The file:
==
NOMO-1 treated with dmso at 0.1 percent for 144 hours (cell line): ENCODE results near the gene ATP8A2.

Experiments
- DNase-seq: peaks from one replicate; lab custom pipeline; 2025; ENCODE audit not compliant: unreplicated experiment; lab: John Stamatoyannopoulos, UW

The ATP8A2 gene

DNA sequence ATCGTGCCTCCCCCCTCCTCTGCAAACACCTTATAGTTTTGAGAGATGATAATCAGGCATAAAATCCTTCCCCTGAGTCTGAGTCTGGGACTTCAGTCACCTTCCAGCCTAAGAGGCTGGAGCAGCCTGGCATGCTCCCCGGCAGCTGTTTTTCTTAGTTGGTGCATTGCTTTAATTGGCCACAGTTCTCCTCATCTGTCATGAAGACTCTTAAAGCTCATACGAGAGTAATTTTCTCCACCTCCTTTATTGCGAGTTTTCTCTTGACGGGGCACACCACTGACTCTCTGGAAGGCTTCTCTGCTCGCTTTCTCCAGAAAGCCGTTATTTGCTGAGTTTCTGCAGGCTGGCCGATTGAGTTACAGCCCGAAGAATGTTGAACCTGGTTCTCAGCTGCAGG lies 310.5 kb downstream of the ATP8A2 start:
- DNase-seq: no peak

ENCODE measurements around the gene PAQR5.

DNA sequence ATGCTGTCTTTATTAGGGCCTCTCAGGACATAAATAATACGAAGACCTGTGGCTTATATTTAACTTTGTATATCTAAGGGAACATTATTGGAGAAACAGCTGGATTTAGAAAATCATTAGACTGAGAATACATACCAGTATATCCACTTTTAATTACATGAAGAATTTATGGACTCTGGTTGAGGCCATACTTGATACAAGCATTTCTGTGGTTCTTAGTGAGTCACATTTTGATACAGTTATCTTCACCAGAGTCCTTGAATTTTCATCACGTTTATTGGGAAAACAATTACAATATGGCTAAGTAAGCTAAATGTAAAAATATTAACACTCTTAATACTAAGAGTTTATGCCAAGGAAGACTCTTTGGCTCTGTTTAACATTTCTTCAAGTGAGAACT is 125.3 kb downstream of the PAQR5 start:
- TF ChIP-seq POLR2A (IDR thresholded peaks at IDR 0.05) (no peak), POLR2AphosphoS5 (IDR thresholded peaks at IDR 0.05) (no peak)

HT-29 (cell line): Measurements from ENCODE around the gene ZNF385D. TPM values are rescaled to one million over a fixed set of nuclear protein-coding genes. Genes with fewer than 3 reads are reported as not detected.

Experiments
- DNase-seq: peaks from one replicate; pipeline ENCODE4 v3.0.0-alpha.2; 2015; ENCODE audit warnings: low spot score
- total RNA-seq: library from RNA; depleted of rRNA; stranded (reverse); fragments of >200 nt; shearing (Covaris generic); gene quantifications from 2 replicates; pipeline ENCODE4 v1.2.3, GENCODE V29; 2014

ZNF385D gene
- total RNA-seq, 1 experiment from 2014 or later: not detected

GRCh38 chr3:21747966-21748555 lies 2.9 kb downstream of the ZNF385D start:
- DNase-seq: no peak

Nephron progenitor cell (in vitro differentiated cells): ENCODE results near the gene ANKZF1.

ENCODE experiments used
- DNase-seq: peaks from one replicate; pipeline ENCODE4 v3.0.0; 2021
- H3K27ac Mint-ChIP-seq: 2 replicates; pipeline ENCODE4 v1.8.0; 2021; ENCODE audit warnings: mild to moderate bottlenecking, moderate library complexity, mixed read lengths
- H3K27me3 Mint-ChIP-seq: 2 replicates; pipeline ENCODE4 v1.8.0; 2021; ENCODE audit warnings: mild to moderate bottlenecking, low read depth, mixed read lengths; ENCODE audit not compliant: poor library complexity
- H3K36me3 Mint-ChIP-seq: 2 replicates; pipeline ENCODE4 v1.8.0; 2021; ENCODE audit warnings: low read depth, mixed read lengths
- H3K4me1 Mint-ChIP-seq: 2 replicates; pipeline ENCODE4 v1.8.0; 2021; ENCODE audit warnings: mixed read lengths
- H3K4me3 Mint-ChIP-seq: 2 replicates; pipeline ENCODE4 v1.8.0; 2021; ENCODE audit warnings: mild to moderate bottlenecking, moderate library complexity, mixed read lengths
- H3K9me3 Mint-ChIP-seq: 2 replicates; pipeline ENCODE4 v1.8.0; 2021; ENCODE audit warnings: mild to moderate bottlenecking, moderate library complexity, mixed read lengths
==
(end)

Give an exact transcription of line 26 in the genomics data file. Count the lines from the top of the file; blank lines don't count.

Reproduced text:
- H3K9me3 Mint-ChIP-seq: 2 replicates; pipeline ENCODE4 v1.8.0; 2021; ENCODE audit warnings: mild to moderate bottlenecking, moderate library complexity, mixed read lengths